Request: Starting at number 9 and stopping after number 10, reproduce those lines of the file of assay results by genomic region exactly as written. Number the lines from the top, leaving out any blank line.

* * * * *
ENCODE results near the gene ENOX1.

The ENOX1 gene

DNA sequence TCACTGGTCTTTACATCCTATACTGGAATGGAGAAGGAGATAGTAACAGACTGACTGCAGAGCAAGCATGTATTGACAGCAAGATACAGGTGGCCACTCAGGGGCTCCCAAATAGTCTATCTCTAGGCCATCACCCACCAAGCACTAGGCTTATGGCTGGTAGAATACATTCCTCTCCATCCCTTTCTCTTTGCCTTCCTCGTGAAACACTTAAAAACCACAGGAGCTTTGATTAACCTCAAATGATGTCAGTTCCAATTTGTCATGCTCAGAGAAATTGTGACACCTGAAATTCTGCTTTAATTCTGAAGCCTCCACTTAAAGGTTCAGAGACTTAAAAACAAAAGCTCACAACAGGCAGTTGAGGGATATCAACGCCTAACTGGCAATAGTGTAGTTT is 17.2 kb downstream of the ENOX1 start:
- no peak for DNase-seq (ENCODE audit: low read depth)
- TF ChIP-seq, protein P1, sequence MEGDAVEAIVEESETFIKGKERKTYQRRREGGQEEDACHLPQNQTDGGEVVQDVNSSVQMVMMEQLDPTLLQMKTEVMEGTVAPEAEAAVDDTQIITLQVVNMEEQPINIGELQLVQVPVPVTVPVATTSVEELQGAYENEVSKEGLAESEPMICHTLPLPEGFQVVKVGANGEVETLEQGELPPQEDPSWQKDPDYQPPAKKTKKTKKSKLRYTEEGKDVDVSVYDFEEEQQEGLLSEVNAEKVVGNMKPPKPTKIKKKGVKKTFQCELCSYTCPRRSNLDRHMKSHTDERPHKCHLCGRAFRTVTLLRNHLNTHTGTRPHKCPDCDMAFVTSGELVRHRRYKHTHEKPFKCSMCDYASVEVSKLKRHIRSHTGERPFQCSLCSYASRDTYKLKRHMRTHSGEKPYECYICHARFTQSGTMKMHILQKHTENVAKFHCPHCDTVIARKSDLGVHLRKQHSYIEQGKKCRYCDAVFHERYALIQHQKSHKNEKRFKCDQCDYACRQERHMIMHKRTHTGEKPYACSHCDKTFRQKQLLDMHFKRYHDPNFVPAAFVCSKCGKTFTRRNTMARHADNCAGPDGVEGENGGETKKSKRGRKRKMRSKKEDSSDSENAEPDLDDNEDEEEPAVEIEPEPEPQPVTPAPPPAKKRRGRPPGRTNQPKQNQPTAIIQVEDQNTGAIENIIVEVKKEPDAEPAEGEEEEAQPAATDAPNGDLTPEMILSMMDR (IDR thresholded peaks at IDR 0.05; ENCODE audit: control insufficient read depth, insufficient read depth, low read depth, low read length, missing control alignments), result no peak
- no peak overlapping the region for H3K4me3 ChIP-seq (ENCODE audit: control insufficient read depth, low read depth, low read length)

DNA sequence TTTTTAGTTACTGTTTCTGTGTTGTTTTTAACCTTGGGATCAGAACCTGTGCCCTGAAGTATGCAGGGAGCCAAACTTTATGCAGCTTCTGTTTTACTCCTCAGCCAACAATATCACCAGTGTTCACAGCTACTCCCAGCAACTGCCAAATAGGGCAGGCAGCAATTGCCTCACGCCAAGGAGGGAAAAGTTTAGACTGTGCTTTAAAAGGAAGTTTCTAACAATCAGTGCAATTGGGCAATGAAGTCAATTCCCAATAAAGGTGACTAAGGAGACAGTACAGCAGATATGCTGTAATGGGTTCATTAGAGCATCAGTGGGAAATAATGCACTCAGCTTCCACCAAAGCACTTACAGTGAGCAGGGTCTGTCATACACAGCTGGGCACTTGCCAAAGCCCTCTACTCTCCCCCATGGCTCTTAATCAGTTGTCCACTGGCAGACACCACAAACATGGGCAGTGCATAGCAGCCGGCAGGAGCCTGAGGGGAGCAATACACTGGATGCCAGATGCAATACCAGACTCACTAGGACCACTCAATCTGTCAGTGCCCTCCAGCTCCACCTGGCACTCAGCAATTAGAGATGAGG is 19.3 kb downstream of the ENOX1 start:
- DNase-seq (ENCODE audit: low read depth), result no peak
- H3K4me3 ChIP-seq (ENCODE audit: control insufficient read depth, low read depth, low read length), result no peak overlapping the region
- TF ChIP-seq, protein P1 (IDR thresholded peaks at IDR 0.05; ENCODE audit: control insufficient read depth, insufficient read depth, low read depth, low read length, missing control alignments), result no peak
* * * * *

- H3K4me3 ChIP-seq (ENCODE audit: control insufficient read depth, low read depth, low read length), result no peak overlapping the region
- TF ChIP-seq, protein P1 (IDR thresholded peaks at IDR 0.05; ENCODE audit: control insufficient read depth, insufficient read depth, low read depth, low read length, missing control alignments), result no peak